Opposites work. Nonaction can be action. Instead of fighting obstacles, find a means of making them defeat themselves.


We all have our own constraints to deal with — rules and social norms we’re required to observe that we’d rather not.

Instead of giving in to frustration, we can put it to good use. It can power our actions, which, unlike our disposition, become stronger and better when loose and bold. While others obsess with observing the rules, we’re subtly undermining them and subverting them to our advantage.


“You never want a serious crisis to go to waste. Things that we had postponed for too long, that were long-term, are now immediate and must be dealt with. [A] crisis provides the opportunity for us to do things that you could not do before.”

Life speeds on the bold and favors the brave.


Perceptions can be managed. Actions can be directed.

We can always think clearly, respond creatively. Look for opportunity, seize the initiative. What we can’t do is control the world around us — not as much as we’d like to, anyway. We might perceive things well, then act rightly, and fail anyway.

Nothing can ever prevent us from trying.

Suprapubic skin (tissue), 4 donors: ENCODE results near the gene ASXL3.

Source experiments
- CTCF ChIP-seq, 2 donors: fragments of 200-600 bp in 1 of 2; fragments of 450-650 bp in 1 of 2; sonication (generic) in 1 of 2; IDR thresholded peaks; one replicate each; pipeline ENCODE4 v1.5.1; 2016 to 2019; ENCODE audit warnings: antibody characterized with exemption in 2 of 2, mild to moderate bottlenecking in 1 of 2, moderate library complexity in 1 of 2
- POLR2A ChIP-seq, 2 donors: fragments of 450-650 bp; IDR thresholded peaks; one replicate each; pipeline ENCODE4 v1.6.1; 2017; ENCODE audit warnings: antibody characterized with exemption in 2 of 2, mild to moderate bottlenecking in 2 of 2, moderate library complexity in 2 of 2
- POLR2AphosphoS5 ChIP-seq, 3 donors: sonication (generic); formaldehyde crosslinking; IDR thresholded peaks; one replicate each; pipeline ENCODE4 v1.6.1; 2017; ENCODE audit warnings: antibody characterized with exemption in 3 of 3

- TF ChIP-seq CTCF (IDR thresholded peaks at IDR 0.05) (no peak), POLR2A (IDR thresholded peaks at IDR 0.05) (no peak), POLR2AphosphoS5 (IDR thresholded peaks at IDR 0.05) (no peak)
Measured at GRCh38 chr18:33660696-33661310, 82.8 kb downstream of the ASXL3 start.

Will is our internal power, which can never be affected by the outside world.


If Perception and Action were the disciplines of the mind and the body, then Will is the discipline of the heart and the soul. The will is the one thing we control completely, always.

Will is fortitude and wisdom — not just about specific obstacles but about life itself and where the obstacles we are facing fit within it. It gives us ultimate strength. As in: the strength to endure, contextualize, and derive meaning from the obstacles we cannot simply overcome

In every situation, we can Always prepare ourselves for more difficult times. Always accept what we’re unable to change. Always manage our expectations. Always persevere. Always learn to love our fate and what happens to us. Always protect our inner self, retreat into ourselves. Always submit to a greater, larger cause. Always remind ourselves of our own mortality.


Nobody is born with a steel backbone. We have to forge that ourselves. We craft our spiritual strength through physical exercise, and our physical hardiness through mental practice

The path of least resistance is a terrible teacher. We can’t afford to shy away from the things that intimidate us.